Don’t expect your cellphone to replace your credit card anytime soon. The New York Times reports that banks and telecoms still can’t agree on the basics needed to develop such a payment system, even though similar systems have been available in Japan for the past five years.
For such payments to work here, cellphone manufacturers, carriers, financial institutions and retailers must all play roles. There also must be some sort of intermediary that is trusted by both the financial institutions and the carriers to activate the virtual credit cards inside the phone.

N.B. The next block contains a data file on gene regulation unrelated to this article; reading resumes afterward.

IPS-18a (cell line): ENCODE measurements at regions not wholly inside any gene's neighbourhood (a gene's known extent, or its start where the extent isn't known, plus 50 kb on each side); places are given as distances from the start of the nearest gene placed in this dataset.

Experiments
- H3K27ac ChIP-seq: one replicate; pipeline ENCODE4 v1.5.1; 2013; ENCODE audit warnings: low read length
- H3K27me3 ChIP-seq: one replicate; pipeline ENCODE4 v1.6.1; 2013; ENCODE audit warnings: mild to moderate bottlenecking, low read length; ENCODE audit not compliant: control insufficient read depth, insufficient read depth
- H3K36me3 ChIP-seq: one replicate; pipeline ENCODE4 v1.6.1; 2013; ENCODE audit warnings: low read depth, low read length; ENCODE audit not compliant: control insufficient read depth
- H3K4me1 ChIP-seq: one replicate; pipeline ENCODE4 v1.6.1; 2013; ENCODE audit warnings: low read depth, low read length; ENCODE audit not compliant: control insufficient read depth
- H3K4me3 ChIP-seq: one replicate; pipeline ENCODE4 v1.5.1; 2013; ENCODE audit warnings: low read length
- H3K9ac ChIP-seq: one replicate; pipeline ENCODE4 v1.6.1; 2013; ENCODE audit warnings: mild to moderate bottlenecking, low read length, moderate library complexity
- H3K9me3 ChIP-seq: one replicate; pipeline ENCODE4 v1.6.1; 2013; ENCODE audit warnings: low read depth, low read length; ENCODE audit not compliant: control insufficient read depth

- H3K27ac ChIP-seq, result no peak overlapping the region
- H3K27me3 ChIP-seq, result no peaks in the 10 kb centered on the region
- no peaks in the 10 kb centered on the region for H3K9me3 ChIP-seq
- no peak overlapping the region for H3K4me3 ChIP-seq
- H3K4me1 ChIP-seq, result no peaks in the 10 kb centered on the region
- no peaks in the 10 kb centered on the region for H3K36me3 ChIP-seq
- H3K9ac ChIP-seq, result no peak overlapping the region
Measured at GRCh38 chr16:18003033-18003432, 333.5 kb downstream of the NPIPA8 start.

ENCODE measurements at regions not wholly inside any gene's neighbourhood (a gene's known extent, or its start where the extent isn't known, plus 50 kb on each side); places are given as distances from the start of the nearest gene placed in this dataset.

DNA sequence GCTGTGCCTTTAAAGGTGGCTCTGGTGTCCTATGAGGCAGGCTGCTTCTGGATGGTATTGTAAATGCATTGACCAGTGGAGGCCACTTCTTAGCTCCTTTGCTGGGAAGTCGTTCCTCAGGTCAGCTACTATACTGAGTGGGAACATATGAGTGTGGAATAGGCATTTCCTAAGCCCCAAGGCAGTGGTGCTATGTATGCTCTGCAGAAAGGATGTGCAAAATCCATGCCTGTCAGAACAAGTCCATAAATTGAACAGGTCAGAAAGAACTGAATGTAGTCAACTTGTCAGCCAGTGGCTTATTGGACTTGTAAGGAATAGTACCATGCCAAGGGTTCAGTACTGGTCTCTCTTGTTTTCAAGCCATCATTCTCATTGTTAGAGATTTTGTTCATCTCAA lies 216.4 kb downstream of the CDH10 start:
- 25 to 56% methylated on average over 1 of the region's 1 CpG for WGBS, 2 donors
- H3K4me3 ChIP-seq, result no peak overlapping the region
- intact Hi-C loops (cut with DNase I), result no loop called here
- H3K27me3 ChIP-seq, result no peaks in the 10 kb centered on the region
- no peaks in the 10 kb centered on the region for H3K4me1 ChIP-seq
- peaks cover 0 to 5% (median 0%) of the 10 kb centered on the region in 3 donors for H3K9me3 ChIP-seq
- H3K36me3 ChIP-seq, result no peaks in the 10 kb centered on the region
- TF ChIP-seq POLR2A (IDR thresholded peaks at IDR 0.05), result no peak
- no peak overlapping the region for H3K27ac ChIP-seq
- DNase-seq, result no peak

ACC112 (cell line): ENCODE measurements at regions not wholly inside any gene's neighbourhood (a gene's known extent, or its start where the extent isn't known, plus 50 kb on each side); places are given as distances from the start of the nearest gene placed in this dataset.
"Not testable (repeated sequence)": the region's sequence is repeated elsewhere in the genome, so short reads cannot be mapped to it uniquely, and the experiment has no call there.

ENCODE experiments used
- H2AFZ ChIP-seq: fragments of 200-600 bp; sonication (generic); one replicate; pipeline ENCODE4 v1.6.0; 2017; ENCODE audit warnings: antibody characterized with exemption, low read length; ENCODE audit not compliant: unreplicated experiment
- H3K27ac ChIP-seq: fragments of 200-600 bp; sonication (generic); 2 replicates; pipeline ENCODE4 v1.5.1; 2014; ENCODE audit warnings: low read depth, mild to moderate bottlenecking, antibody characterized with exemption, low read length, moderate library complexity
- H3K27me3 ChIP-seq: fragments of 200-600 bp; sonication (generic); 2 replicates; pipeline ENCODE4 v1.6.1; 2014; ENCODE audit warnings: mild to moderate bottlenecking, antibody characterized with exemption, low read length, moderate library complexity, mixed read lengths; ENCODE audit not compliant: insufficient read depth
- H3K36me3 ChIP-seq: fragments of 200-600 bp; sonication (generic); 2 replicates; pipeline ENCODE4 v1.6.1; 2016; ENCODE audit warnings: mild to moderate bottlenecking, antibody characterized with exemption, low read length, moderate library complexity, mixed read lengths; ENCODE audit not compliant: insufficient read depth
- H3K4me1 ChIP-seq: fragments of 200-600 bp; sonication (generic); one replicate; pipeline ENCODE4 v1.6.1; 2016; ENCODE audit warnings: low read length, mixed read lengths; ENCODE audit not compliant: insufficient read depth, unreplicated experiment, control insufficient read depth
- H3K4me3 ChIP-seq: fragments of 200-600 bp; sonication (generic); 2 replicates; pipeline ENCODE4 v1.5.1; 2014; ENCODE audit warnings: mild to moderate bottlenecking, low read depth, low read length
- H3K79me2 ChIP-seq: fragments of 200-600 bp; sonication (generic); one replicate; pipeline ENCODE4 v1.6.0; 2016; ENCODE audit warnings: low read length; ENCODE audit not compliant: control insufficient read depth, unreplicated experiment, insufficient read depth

One problem is that anyone using a credit card inside a cellphone is simultaneously a customer of the financial institution and of the carrier. “At the end of the day, the question is, ‘Who pays whom and how much?’” Mr. Romen says. “The carriers and the banks need to get their act together on payment.” He adds that the back-and-forth is a necessary step in the creation of a complex system.
The well-credentialed skeptic interviewed by the Times seems convinced that putting your credit information on a cellphone presents only a “small” risk. We’ve heard all the wireless security jazz before and then watched as hackers stole credit information with $8 worth of equipment.
Researchers and industry analysts think most consumers want to buy things with their cellphone. Tell us commenters, are they right? Are you eager to marry your credit card to your cellphone?